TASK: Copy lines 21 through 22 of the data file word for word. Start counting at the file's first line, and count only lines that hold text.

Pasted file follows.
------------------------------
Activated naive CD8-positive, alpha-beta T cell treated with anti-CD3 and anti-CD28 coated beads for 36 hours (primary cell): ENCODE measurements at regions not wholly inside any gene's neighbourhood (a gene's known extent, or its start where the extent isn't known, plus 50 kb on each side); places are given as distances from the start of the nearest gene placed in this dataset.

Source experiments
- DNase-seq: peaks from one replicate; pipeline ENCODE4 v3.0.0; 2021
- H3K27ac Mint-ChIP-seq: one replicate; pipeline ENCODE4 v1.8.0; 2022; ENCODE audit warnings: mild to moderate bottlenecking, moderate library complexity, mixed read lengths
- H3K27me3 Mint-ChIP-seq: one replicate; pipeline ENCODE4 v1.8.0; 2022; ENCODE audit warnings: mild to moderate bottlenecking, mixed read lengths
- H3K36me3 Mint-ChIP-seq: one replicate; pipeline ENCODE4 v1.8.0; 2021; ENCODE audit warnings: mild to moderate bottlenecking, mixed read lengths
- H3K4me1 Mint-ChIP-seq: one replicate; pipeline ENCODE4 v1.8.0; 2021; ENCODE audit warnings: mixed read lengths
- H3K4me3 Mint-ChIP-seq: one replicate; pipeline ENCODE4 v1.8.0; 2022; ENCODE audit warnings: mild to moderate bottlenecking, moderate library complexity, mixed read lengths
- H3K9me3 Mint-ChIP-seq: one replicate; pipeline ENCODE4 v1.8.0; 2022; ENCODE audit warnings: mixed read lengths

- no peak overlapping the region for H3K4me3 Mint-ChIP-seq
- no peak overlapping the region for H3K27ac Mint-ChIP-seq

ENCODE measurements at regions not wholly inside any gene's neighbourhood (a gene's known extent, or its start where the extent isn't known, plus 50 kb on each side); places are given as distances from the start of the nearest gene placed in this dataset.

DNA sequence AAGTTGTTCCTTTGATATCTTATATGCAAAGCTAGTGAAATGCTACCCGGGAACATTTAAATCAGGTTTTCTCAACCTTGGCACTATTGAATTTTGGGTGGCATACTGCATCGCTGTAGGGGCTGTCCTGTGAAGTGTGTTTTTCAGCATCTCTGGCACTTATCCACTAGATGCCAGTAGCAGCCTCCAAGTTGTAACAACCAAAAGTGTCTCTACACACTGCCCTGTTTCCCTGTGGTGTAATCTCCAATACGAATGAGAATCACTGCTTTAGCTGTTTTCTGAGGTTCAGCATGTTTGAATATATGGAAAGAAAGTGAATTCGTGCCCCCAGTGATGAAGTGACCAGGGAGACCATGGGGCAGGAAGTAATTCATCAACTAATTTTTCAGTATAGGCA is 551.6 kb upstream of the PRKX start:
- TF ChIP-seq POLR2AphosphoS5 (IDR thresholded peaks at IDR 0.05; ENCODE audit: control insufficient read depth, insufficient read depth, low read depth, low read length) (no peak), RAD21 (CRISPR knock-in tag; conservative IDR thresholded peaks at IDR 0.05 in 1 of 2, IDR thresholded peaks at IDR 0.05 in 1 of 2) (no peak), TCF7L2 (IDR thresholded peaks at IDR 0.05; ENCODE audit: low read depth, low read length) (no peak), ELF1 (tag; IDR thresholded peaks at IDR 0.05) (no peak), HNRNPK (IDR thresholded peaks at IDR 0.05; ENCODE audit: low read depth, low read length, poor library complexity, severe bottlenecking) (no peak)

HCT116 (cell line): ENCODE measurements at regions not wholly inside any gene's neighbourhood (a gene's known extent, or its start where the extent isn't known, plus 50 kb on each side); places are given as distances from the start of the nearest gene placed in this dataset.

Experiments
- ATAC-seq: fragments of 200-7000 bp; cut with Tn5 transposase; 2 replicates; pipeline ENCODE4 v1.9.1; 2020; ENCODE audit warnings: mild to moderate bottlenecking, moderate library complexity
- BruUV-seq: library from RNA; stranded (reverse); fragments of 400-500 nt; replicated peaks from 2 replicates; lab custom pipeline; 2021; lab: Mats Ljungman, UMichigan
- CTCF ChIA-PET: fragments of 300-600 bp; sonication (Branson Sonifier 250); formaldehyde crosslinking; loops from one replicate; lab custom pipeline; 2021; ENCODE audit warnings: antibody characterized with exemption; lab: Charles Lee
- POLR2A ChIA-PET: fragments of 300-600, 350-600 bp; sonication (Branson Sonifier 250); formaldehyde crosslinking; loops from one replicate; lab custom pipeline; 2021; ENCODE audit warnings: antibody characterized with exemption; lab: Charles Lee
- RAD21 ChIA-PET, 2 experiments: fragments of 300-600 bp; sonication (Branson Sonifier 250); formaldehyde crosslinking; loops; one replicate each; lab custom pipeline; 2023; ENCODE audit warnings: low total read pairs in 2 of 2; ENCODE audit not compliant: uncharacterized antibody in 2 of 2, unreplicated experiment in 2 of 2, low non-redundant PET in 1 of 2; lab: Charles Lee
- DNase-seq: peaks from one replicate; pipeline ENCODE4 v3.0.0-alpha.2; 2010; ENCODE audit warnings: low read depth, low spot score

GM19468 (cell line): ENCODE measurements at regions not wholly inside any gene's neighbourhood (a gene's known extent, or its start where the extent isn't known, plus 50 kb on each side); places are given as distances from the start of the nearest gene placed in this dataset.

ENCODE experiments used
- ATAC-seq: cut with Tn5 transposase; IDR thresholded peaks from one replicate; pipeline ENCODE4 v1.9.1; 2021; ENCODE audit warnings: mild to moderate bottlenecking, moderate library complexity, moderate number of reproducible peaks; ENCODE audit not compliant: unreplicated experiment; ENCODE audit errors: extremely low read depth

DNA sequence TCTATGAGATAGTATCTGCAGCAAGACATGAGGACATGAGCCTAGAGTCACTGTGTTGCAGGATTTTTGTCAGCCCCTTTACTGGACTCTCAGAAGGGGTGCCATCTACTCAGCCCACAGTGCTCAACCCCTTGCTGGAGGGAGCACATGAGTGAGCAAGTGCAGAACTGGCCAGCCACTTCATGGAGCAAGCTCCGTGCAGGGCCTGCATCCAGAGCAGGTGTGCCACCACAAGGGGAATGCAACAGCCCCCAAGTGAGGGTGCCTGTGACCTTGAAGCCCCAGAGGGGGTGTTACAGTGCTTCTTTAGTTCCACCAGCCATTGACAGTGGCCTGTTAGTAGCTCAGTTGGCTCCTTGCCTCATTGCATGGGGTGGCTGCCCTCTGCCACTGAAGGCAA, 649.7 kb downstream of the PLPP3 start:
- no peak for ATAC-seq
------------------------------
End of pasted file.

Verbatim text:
- RAD21 ChIA-PET, 2 experiments: fragments of 300-600 bp; sonication (Branson Sonifier 250); formaldehyde crosslinking; loops; one replicate each; lab custom pipeline; 2023; ENCODE audit warnings: low total read pairs in 2 of 2; ENCODE audit not compliant: uncharacterized antibody in 2 of 2, unreplicated experiment in 2 of 2, low non-redundant PET in 1 of 2; lab: Charles Lee
- DNase-seq: peaks from one replicate; pipeline ENCODE4 v3.0.0-alpha.2; 2010; ENCODE audit warnings: low read depth, low spot score